Not many kids dream of being copywriters. If they did, you’d see a lot more sevenyear-olds drinking bourbon and muttering about clients at snack time. I didn’t want to be anything but a wizard until the age of eleven (I gave up after my Hogwarts letter didn’t come), and a professional writer after that (the next best thing – but not really) which eventually led to my enrollment at the U of I in English and Creative Writing.
If you talk to underclassmen English majors about what their career plans are, you tend to get a mush of “I want to get into publishing-editing-writing-grad school.” I know, because I said it. Non-majors will assume you want to be a teacher, and parents will assume that you enjoy the taste of instant noodles/think living in an apartment with a ceiling is overrated. But that’s not important.
It’s not important because, even if your career plan is murky, you already have a legup on the majority of your peers. You’re good at writing, you’re good at critical analysis and you’re unbeatable when it comes to thinking of problems in terms of people and ideas. What’s better is that you enjoy those things. You know what you love to do, and you’re doing it.
(You’re probably also great at procrastinating and have, subsequently, developed the ability to imbibe more caffeine than is thought humanly possible.)
After three years of Melville, Milton, Hawthorne (yuck), and Chaucer, a dozen fiction stories and one calamitous poem about a lonely squirrel, I signed up for the Alumni Mentoring Network. I needed to know what I was qualified for (if anything), and what I was worth. This felt like the way to do it. One month later I attended a panel that hosted alumni from various professions. That’s where I met Julie.
Vibrant, ambitious, incendiary – all my attention was focused on her the second she started explaining what she did and how she did it. She held a large black book that contained pieces she’d worked on (some of which had run), and my eyes hardly ever left the pages. Talking to her after the panel, it quickly became apparent that we recognized a similarity in each other. I think her exact words were “Yep. Knew this was for you as soon as you came in. You’ve got the look.” I felt like I finally got my Hogwarts letter.
We started emailing back-and-forth over the next few months. Julie started me out slow: assigning me a long booklist along with a number of reputable publications stuffed with award-winning ads. We worked together to try and nab me an internship at Leo Burnett, but it quickly became obvious that my passion and experience in the business was still too new (not to mention that I didn’t even have a portfolio). I was too green.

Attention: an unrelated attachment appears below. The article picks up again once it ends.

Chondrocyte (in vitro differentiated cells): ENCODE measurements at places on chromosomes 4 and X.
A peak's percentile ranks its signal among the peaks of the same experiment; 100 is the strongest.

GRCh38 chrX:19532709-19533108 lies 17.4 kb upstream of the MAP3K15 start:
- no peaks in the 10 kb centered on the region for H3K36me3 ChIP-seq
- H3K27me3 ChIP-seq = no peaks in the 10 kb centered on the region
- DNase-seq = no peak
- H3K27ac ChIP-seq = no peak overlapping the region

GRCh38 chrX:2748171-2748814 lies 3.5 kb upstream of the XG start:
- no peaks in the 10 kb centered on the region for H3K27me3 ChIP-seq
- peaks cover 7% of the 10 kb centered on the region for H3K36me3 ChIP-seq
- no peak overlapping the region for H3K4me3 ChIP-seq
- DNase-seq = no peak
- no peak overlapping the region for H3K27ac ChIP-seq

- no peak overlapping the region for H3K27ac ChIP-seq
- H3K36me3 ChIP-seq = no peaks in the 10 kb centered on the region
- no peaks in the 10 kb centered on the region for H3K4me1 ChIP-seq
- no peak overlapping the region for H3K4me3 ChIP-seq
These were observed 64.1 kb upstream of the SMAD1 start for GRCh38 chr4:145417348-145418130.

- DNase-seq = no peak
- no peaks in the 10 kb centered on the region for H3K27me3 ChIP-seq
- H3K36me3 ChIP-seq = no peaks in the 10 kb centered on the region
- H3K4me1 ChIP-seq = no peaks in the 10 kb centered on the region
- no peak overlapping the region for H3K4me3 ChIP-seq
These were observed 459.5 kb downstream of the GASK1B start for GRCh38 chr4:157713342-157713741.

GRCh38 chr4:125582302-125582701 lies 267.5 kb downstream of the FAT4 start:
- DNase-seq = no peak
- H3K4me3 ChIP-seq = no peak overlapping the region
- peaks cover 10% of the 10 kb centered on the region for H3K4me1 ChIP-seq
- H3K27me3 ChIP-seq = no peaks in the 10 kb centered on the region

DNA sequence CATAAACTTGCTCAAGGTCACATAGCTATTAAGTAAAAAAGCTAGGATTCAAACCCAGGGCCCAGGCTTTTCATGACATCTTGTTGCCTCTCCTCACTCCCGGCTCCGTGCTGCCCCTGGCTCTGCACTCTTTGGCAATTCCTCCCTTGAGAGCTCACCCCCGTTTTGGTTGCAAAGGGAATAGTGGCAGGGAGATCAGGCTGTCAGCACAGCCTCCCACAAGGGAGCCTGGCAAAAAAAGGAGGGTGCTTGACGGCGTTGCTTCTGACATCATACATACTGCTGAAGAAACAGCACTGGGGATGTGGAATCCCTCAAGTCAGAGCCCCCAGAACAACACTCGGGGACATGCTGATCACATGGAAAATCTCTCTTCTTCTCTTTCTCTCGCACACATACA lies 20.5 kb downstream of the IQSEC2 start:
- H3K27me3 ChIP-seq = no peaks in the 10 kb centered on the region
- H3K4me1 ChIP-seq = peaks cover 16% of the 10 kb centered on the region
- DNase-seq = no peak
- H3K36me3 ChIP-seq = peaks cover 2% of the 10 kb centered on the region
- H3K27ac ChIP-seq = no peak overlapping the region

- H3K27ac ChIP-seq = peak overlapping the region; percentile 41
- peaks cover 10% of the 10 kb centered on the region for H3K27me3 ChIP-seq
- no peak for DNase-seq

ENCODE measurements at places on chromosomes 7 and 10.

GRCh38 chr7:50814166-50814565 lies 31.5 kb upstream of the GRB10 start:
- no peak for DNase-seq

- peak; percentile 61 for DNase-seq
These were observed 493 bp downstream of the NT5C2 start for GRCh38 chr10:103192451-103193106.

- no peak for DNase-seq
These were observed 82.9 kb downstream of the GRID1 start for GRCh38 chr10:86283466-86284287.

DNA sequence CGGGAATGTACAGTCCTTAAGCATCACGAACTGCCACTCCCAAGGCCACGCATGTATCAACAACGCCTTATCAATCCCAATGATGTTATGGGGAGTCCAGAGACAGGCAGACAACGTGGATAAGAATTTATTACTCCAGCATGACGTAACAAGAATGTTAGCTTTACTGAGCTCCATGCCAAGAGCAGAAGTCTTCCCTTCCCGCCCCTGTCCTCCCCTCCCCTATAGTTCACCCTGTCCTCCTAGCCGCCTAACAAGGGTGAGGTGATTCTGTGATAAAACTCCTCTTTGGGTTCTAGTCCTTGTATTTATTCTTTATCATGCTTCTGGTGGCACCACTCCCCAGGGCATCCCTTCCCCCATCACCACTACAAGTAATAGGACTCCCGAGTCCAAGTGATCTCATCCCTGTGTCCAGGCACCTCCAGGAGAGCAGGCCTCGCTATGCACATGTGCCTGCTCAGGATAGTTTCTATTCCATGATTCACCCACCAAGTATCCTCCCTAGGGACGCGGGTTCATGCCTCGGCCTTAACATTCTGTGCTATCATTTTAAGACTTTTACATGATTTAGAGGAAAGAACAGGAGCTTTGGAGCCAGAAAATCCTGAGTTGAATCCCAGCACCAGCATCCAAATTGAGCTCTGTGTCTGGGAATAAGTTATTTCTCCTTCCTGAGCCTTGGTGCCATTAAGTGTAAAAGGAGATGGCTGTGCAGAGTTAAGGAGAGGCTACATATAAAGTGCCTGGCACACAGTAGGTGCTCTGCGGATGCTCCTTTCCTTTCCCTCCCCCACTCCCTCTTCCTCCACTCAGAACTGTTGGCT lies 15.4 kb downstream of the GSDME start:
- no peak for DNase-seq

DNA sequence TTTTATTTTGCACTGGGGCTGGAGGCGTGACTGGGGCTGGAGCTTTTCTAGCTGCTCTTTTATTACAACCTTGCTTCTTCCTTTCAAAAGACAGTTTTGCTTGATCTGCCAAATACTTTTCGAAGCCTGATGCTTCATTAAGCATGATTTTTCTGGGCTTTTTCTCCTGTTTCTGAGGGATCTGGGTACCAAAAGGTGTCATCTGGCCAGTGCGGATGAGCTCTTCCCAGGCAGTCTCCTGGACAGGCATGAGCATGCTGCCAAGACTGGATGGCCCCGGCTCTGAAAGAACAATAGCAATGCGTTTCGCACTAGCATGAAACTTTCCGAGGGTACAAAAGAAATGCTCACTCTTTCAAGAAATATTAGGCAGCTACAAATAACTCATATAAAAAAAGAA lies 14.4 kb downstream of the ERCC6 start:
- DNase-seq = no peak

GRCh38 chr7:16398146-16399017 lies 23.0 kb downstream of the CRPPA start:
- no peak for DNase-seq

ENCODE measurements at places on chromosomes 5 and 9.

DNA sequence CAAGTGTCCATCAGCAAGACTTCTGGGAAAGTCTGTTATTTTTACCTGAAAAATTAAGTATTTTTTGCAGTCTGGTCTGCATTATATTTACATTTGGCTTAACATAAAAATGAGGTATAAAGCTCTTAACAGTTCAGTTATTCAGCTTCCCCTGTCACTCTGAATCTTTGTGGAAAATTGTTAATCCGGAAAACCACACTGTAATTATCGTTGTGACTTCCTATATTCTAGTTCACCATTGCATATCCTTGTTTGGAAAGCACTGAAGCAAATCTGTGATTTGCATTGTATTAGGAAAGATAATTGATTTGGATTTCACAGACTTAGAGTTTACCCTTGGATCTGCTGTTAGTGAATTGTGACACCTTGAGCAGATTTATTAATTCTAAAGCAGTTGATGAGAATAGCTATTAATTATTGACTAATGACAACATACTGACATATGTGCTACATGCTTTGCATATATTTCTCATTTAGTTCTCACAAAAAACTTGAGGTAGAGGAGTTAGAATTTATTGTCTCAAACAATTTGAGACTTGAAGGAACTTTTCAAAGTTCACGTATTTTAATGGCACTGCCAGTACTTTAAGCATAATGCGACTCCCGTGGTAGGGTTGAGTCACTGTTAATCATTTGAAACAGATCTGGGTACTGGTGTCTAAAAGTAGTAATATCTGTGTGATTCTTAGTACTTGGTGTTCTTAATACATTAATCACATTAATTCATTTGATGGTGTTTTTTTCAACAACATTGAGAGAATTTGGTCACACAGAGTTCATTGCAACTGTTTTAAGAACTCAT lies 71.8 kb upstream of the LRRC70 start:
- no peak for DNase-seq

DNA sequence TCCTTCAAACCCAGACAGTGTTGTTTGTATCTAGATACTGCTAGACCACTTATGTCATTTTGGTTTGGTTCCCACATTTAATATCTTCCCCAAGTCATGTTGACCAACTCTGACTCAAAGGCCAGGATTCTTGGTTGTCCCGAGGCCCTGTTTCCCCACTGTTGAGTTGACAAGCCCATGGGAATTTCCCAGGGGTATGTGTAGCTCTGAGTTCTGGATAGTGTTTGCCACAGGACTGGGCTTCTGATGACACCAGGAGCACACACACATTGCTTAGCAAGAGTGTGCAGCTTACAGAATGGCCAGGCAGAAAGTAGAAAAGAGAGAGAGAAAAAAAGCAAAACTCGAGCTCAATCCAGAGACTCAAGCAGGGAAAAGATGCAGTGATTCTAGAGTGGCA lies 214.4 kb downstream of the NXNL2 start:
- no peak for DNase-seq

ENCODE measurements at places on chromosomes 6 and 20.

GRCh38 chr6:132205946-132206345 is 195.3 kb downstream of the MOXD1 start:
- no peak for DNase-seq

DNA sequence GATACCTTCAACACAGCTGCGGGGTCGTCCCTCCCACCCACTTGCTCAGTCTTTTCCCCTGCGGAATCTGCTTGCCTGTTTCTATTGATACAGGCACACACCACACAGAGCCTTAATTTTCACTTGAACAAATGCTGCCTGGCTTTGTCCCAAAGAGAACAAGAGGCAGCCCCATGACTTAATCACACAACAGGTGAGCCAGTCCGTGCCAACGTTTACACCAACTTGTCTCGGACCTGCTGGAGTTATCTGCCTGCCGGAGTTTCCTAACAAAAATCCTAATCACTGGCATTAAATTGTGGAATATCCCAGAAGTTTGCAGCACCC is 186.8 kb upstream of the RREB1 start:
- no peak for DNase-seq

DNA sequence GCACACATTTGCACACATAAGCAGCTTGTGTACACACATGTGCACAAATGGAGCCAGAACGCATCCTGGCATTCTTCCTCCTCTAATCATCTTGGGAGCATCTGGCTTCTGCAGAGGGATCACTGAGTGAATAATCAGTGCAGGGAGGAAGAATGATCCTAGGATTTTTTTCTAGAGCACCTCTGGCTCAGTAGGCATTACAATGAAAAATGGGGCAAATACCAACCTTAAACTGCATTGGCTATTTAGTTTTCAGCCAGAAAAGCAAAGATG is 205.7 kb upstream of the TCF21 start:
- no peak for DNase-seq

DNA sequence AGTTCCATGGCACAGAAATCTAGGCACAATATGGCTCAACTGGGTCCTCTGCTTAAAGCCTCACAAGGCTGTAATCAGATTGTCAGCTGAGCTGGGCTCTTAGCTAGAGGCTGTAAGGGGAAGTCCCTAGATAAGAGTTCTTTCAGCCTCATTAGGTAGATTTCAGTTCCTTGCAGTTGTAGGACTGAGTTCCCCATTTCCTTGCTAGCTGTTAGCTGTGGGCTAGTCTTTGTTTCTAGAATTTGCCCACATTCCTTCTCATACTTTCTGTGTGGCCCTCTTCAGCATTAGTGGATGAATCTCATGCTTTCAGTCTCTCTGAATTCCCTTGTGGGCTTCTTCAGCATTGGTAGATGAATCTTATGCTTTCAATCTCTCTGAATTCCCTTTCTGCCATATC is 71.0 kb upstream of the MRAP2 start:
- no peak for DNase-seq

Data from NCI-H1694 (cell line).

I went back to the drawing board and started focusing on what drew me to copywriting, and what skills I could develop. It’s a hard industry to break into. That’s putting it lightly. Let me rephrase, it’d be easier to get Orson Scott Card into a gay bar. You can follow all the steps – read books, take courses, build a portfolio, go to portfolio school – and still miss out on jobs if you aren’t fully invested in the work. In an interview, a good creative director can tell in the first five minutes if you have a genuine passion for copywriting or if you’re just in it for the money. Julie helped guide me in so many ways, and it was that, in addition to my own initiative and transparent love for the work, that netted me my first internship at Disruptive Retail Thinking.
So much of my copywriting experience has fed off of what I learned as an English and Creative Writing major. The best part of the program at the U of I is that you’re encouraged to be original and prolific on your own, not to simply read, write and complete assignments. It draws from the idea that we write because we need to, because it’s a challenge. From my courses, the Alumni Mentoring Network and my internship, I learned that all copy derives from significant human moments. That all good advertising is just a condensed narrative that, like any story, aims to engage and resonate.
It’s because of this that I recommend being an English or Creative Writing major to aspiring copywriters over an advertising program. Certainly, do as much ad work as you can, get involved around campus as much as possible and start freelancing and building your book early (nothing wrong with going to portfolio school), but follow your unique, quirky passions that keep you writing – don’t just buy into an ad program and think it will get you a job (especially a job you enjoy).
It’s been another summer of sending out resumes, filling out exasperating application forms online (seriously, what demonic designer makes these things?) and cold-calling agencies. And after over twenty-five phone, Skype and in-person interviews, I finally landed a great gig as a junior copywriter at GS Design, a nationally recognized branding, design and digital agency located in Milwaukee, working with clients like Harley-Davidson, Reader's Digest, Showtime, Mercury Marine, Samson and SRAM. Through it all – from my initial interest, through me internship, through my job search – I’ve had my mentor. Julie’s been right there with me: egging me on, forcing me to look again and again at my book and, if necessary, redo pieces. There’s a lot of rejection in this business. It can be jarring if you’re not ready for it, so having a mentor watch your progress, someone who can lend the occasional piece of advice or give you a network contact is invaluable.
It’s going to be a long haul – and don’t ever for a second let yourself believe that it’ll be easy – but it’s worth it.